Replicating the Payload

To set up N-way multi-master replication, first set up each server as a provider (master) of its payload database and a consumer of everyone else's. Here are some notes on the attributes:

ldapmodify -x -D cn=config -y /etc/openldap/root.secret -H ldapi:/// <<EOF
dn: cn=config
changetype: modify
add: olcServerID
olcServerID: 1 ldap://
olcServerID: 2 ldap://
olcServerID: 3 ldap://

dn: olcOverlay=syncprov,olcDatabase={1}hdb,cn=config
changetype: add
objectClass: olcOverlayConfig
objectClass: olcSyncProvConfig
olcOverlay: syncprov

dn: olcDatabase={1}hdb,cn=config
changetype: modify
add: olcSyncRepl
olcSyncRepl: rid=001
  retry="60 1 300 12 7200 +"
olcSyncRepl: rid=002
  retry="60 1 300 12 7200 +"
olcSyncRepl: rid=003
  retry="60 1 300 12 7200 +"
add: olcMirrorMode
olcMirrorMode: TRUE


Do this on each server. The first server will fail to establish its connection to the others that haven't been configured yet, so you will have to either wait for the connection to be retried, or restart the server, which will then kill the connections to it, which will be restored after a (shorter) timeout. Be patient and watch syslog to identify when everyone has connected.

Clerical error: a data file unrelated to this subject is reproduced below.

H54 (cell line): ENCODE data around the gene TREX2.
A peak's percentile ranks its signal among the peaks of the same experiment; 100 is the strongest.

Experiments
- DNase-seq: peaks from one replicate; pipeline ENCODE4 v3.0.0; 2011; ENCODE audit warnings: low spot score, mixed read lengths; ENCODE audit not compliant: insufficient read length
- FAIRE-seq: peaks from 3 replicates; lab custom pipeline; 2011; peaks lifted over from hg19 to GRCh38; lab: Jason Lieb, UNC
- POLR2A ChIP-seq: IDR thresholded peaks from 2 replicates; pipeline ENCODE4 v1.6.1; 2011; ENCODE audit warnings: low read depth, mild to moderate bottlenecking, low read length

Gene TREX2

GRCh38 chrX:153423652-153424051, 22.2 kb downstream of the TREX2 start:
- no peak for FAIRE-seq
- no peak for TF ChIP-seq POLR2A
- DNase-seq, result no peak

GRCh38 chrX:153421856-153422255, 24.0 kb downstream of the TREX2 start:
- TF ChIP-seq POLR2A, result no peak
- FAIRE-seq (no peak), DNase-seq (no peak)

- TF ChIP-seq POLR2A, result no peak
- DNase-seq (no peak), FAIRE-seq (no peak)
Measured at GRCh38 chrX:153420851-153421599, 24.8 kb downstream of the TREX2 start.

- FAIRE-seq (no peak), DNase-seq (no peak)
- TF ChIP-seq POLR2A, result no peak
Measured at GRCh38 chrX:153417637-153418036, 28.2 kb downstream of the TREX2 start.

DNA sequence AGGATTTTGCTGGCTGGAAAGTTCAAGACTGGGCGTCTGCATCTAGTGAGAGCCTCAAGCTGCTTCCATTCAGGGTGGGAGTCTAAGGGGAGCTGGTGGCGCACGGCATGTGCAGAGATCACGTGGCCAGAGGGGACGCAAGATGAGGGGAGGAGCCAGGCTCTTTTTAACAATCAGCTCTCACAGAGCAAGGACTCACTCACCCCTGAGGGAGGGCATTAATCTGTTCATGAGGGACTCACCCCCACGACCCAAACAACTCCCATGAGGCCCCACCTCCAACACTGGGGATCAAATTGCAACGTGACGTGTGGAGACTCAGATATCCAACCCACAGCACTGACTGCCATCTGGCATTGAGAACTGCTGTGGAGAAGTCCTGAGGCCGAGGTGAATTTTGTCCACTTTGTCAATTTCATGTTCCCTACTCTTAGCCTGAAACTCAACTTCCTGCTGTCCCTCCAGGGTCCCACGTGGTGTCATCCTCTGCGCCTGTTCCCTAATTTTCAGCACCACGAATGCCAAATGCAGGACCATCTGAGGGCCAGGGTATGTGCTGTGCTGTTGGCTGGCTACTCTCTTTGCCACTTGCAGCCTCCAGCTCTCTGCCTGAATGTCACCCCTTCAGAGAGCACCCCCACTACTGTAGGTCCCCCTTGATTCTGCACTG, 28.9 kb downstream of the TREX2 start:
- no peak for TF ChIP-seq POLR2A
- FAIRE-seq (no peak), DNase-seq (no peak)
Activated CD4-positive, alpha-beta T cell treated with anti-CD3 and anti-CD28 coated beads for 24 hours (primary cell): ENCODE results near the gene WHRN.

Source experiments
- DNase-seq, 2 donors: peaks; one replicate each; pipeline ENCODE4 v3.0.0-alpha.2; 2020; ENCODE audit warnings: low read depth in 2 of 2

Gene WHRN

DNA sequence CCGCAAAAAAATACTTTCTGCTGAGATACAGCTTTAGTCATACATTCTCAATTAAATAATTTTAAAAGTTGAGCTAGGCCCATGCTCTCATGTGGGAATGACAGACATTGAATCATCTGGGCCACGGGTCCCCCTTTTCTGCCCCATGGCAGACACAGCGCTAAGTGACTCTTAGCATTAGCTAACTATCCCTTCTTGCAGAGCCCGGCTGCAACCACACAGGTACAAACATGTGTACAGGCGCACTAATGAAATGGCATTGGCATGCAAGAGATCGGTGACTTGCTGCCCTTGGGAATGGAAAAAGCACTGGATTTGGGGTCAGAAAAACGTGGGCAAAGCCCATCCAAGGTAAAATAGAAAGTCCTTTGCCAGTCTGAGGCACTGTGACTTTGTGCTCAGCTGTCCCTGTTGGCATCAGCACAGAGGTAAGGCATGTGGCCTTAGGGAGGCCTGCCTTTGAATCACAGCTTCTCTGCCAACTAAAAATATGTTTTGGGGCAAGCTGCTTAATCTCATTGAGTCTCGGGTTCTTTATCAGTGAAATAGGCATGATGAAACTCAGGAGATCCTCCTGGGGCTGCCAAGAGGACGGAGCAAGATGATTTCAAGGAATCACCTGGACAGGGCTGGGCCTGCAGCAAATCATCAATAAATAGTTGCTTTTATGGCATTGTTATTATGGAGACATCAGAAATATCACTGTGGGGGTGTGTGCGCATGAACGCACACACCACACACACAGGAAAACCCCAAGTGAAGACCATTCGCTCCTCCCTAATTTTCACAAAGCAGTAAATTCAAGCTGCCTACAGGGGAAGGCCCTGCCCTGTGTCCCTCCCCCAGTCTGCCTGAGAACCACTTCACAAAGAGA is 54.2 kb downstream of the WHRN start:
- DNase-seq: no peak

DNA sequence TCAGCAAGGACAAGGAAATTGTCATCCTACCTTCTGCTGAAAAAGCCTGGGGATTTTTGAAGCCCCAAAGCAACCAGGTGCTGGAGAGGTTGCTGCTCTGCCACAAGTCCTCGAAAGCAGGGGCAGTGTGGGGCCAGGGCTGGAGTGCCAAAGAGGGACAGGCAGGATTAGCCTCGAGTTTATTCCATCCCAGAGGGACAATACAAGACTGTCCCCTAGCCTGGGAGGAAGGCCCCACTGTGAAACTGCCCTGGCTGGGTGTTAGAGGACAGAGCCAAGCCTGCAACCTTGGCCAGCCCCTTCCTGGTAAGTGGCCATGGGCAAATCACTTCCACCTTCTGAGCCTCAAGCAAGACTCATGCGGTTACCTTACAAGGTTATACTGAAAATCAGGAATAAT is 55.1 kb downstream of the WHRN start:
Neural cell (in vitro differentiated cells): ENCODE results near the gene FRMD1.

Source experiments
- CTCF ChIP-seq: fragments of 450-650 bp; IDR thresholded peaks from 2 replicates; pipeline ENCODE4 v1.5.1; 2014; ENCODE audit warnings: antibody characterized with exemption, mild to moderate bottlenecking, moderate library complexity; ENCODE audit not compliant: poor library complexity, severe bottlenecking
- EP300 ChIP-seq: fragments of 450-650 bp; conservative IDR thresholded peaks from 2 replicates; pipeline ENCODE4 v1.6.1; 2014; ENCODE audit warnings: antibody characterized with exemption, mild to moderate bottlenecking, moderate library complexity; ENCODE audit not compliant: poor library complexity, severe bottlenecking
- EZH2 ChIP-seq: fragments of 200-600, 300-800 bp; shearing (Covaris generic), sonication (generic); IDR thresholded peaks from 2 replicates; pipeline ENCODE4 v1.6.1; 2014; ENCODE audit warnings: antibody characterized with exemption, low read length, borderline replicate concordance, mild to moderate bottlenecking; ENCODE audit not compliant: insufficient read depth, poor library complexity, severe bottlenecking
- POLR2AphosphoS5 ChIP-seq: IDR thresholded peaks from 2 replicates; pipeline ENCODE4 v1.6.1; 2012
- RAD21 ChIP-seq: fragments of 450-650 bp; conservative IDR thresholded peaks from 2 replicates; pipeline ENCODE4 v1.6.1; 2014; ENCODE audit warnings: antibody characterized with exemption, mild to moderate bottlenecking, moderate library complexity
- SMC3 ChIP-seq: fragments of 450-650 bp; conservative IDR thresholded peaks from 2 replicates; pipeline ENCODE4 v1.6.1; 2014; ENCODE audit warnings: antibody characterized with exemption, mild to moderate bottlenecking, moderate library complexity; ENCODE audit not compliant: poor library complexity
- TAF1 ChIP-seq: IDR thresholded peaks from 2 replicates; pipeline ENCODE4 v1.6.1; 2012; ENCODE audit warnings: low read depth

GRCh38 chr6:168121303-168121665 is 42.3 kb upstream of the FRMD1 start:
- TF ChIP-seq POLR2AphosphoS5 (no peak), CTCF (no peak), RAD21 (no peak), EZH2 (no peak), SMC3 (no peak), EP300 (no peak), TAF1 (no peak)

Now load users and other system tables into the payload database on one server. It doesn't matter which one. Suggestion: at first do just one entry and test it. Test if you can retrieve the content from the other servers. Here is a sample command line for testing, using my user entry. Substitute the Distiguished Name of the entry you added and pick an attribute that it actually has, instead of gecos, if it isn't a user.

ldapsearch -x -H ldap:// -b uid=jimc,ou=People,dc=math,dc=ucla,dc=edu -LLL gecos

Replicating the Configuration

Turning on replication for the configuration database is very similar to doing it for the payload, and the Admin Guide actually suggests that you do this first, before setting up your payload database, which you would allow to be replicated. However I had no end of trouble, because altering or removing schema and database entries on a running server is really bad mojo. For example, my payload database would randomly disappear on some but not all servers. Maybe it would have worked in a pure master-slave configuration, but I decided to cut my losses, wipe the whole database, and start from scratch without replicating the configuration.